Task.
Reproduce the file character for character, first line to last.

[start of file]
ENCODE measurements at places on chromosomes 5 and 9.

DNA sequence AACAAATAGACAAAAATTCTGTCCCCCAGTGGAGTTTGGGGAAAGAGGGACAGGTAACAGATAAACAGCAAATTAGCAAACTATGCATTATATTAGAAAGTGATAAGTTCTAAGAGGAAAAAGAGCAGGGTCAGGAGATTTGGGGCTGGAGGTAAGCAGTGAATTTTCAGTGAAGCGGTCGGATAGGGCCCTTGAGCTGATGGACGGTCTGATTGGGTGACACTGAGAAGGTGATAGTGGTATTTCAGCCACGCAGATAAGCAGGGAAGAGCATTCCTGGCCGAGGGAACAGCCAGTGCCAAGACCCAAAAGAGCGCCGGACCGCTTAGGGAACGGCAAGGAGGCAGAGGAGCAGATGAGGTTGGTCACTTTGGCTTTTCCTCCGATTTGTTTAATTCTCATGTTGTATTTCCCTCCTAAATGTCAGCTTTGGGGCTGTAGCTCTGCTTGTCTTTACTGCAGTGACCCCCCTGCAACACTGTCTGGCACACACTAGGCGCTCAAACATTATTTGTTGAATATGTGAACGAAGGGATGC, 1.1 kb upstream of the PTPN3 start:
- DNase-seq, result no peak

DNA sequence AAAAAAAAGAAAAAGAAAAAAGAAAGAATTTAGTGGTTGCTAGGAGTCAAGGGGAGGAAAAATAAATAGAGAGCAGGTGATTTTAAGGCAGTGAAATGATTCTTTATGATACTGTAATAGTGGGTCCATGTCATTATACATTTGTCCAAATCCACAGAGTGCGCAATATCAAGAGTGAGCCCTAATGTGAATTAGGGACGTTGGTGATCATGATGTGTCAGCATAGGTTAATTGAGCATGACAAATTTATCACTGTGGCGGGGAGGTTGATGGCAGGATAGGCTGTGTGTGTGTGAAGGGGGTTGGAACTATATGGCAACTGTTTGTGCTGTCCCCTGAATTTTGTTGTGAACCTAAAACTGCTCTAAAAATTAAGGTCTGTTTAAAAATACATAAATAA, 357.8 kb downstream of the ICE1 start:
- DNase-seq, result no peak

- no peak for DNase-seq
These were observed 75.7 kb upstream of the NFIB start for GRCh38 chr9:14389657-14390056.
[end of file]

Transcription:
ENCODE measurements at places on chromosomes 5 and 9.

DNA sequence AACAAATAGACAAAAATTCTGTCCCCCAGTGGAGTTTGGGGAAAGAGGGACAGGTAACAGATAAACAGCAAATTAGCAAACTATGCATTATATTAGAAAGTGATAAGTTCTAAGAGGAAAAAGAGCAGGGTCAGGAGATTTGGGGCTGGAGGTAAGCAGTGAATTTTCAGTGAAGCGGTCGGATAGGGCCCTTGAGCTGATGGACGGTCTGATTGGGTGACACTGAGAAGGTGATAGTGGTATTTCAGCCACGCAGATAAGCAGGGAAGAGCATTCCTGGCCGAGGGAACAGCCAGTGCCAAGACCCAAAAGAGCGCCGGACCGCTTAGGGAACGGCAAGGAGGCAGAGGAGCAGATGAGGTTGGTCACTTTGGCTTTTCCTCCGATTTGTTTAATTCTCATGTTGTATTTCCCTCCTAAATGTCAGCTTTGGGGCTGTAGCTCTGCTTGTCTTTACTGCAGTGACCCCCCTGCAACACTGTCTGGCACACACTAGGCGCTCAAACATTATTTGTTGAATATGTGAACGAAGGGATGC, 1.1 kb upstream of the PTPN3 start:
- DNase-seq, result no peak

DNA sequence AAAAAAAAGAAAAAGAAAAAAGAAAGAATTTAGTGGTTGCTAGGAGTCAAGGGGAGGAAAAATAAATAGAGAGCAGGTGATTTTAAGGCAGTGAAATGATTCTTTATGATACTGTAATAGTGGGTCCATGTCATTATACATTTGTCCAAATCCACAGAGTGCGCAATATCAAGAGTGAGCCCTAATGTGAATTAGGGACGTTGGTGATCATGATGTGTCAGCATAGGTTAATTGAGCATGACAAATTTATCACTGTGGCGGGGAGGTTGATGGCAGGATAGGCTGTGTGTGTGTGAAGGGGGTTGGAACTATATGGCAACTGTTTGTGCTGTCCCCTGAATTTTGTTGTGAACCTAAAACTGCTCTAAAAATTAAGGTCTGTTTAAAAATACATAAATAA, 357.8 kb downstream of the ICE1 start:
- DNase-seq, result no peak

- no peak for DNase-seq
These were observed 75.7 kb upstream of the NFIB start for GRCh38 chr9:14389657-14390056.